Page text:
Originally Posted by lewster
Not exactly sure why, but it may be an RVIA design and certification requirement. AFAIK, a check valve on the hot side (I have seen these on just about every water heater installed by the OEMs) will keep the cooler water that resides in the piping from back-filling the tank.
Now it makes sense.
A check valve on the inlet
side will keep hot water from back-filling into the supply cold water piping. A check valve on the outlet
side will keep cold water from back-filling the water heater.
However, a check valve on the inlet side does not provide a second line of defense against overpressure in the water heater (the first being the T&P valve on the water heater itself).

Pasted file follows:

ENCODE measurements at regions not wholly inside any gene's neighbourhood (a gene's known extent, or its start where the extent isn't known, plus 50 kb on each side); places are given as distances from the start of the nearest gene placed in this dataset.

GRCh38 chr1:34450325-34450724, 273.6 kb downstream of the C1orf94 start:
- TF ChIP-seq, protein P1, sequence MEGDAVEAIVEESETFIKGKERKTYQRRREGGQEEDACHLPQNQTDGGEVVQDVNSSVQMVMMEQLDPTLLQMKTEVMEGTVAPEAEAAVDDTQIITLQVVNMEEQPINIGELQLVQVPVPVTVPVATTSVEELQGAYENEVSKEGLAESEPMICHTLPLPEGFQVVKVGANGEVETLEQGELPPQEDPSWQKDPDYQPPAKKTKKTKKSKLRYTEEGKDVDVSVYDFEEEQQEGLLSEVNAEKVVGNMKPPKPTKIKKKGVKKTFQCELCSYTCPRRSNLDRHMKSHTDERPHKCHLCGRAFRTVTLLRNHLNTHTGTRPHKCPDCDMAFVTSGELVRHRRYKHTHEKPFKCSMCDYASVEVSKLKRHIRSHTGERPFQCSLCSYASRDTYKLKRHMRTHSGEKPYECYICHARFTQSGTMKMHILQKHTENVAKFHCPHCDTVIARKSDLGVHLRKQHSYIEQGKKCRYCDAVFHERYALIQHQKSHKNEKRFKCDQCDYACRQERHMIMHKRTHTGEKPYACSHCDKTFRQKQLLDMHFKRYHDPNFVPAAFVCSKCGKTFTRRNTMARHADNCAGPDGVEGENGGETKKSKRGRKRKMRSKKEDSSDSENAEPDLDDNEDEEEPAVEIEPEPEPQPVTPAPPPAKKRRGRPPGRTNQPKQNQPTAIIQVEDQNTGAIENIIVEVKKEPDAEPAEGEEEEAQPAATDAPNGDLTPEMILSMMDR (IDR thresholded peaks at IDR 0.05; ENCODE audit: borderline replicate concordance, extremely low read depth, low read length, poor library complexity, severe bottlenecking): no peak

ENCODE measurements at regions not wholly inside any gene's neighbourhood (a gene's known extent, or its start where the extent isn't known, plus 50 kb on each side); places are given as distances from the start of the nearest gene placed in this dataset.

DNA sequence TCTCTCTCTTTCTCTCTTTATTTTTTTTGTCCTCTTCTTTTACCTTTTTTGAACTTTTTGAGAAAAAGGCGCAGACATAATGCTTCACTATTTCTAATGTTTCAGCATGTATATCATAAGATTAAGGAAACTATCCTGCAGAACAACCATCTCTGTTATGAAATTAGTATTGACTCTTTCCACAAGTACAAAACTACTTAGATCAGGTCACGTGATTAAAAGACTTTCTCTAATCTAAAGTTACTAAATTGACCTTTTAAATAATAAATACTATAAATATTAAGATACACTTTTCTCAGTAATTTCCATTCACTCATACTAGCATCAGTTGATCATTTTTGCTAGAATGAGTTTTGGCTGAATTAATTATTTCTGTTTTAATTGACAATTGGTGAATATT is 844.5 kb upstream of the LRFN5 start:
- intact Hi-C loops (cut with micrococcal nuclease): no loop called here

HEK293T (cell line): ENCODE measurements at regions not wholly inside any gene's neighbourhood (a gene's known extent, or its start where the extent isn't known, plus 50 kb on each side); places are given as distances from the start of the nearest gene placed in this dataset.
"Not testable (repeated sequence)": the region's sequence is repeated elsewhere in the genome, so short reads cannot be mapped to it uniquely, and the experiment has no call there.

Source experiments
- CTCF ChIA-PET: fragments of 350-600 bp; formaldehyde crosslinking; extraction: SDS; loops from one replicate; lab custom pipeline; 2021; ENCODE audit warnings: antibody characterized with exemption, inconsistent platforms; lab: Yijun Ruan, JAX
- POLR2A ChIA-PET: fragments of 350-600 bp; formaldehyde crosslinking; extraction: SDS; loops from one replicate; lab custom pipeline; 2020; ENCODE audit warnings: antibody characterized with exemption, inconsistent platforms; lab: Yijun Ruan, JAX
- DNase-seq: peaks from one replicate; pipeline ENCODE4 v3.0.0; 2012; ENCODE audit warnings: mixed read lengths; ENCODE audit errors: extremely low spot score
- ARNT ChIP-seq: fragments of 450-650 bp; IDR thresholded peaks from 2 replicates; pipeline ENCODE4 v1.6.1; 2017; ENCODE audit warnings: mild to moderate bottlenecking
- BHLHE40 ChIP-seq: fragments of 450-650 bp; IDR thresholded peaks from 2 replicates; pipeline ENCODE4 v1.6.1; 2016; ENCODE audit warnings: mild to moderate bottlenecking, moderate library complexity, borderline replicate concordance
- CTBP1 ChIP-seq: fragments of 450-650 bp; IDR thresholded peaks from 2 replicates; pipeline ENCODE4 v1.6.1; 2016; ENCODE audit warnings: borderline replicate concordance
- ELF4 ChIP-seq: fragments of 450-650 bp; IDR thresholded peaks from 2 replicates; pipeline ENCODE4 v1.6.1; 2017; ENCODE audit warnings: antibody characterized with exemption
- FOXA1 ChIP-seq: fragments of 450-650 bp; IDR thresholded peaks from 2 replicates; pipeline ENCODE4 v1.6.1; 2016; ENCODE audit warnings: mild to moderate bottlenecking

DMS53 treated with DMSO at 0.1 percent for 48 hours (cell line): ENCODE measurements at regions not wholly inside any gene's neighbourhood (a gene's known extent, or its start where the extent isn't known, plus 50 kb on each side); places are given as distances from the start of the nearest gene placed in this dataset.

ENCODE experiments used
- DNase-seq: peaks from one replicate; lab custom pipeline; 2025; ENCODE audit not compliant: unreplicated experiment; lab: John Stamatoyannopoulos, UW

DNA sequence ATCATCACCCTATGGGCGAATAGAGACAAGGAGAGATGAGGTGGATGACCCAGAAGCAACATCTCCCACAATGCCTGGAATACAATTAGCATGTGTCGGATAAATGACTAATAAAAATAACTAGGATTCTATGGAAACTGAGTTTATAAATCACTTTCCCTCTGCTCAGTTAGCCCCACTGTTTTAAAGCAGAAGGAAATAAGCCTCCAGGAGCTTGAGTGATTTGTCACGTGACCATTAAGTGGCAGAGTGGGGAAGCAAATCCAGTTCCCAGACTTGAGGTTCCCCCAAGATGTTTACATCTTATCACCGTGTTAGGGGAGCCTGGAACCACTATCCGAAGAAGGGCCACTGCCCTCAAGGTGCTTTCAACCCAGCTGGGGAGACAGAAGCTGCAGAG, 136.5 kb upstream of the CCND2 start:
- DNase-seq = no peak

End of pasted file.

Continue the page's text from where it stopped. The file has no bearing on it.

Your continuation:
As the water in the heater tank expands, a check valve on the outlet
will allow the excess pressure to escape out of the pressure relief valve in the inlet water piping before it pops the T&P valve.
On the other hand, if the check valve is on the inlet
side, the pressure will only have one way out, the T&P valve. The T&P valve is set at a much higher pressure than the regular relief on the inlet piping and may overpressure the piping before it pops.
This assumes you don't have an accumulator to absorb the excess pressure.